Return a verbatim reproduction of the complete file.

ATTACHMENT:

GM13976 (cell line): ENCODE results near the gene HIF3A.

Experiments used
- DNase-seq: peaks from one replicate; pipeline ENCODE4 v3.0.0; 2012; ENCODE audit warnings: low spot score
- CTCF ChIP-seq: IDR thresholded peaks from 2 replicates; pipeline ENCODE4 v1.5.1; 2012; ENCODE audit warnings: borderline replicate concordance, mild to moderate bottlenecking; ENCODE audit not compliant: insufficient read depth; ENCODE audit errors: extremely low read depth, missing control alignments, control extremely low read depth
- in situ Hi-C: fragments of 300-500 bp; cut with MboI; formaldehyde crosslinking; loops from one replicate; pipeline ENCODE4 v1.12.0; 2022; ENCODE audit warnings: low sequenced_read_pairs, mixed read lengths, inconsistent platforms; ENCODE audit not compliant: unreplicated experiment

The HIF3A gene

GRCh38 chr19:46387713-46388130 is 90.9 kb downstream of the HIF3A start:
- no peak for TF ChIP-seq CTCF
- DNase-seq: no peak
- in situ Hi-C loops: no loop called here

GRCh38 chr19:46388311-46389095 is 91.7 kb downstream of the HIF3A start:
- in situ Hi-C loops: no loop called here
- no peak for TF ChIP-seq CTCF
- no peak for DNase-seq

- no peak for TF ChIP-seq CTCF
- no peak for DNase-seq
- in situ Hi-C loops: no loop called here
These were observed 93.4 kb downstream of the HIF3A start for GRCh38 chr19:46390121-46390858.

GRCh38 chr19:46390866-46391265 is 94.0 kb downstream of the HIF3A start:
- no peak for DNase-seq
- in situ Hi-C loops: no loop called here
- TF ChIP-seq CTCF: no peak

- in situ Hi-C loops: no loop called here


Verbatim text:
GM13976 (cell line): ENCODE results near the gene HIF3A.

Experiments used
- DNase-seq: peaks from one replicate; pipeline ENCODE4 v3.0.0; 2012; ENCODE audit warnings: low spot score
- CTCF ChIP-seq: IDR thresholded peaks from 2 replicates; pipeline ENCODE4 v1.5.1; 2012; ENCODE audit warnings: borderline replicate concordance, mild to moderate bottlenecking; ENCODE audit not compliant: insufficient read depth; ENCODE audit errors: extremely low read depth, missing control alignments, control extremely low read depth
- in situ Hi-C: fragments of 300-500 bp; cut with MboI; formaldehyde crosslinking; loops from one replicate; pipeline ENCODE4 v1.12.0; 2022; ENCODE audit warnings: low sequenced_read_pairs, mixed read lengths, inconsistent platforms; ENCODE audit not compliant: unreplicated experiment

The HIF3A gene

GRCh38 chr19:46387713-46388130 is 90.9 kb downstream of the HIF3A start:
- no peak for TF ChIP-seq CTCF
- DNase-seq: no peak
- in situ Hi-C loops: no loop called here

GRCh38 chr19:46388311-46389095 is 91.7 kb downstream of the HIF3A start:
- in situ Hi-C loops: no loop called here
- no peak for TF ChIP-seq CTCF
- no peak for DNase-seq

- no peak for TF ChIP-seq CTCF
- no peak for DNase-seq
- in situ Hi-C loops: no loop called here
These were observed 93.4 kb downstream of the HIF3A start for GRCh38 chr19:46390121-46390858.

GRCh38 chr19:46390866-46391265 is 94.0 kb downstream of the HIF3A start:
- no peak for DNase-seq
- in situ Hi-C loops: no loop called here
- TF ChIP-seq CTCF: no peak

- in situ Hi-C loops: no loop called here